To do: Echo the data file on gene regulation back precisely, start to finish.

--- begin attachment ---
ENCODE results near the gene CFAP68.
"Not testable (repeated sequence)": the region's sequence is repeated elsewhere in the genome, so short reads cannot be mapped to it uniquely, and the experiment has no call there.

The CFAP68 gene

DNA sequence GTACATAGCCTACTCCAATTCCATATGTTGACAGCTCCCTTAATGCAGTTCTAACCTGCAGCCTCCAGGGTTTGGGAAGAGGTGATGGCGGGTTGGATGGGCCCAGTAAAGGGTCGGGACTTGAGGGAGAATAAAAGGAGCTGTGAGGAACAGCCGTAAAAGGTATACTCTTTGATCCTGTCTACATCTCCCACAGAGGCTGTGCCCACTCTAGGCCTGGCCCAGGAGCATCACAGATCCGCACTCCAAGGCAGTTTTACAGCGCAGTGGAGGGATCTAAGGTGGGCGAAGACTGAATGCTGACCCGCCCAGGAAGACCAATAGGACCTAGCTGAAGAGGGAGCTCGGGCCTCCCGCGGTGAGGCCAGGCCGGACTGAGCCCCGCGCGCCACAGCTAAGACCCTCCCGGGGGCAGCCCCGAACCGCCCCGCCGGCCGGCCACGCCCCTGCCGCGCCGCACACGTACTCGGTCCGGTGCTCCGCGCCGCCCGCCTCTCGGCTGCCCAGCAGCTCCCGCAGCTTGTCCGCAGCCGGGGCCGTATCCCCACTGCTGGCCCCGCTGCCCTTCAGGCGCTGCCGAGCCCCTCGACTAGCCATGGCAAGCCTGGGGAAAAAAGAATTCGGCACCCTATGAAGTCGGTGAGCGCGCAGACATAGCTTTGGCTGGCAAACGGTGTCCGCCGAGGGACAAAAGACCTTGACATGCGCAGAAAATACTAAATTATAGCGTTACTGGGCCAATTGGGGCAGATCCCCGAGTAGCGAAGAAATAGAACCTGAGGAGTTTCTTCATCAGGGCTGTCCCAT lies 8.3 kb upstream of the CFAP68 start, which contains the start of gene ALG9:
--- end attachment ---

ENCODE results near the gene CFAP68.
"Not testable (repeated sequence)": the region's sequence is repeated elsewhere in the genome, so short reads cannot be mapped to it uniquely, and the experiment has no call there.

The CFAP68 gene

DNA sequence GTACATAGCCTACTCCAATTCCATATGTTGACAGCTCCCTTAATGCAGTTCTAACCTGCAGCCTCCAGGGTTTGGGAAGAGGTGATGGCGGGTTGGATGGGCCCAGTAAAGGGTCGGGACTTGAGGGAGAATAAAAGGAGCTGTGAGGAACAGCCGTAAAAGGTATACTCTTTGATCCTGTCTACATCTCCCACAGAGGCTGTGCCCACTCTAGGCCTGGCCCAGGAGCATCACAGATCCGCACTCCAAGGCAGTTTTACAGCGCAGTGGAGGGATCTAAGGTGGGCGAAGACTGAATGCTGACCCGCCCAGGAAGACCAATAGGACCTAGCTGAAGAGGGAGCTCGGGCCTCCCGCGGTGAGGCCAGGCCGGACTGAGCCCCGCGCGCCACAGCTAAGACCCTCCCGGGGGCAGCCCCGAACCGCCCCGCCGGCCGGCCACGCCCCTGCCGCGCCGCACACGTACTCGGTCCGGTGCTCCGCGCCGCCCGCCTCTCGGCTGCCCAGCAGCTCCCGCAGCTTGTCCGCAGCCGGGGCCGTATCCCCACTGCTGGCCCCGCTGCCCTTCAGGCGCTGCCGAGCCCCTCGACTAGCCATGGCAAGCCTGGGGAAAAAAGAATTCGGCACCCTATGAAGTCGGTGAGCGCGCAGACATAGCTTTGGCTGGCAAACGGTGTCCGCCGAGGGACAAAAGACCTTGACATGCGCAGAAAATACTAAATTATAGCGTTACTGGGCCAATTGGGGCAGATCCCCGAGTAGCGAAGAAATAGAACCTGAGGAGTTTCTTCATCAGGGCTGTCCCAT lies 8.3 kb upstream of the CFAP68 start, which contains the start of gene ALG9: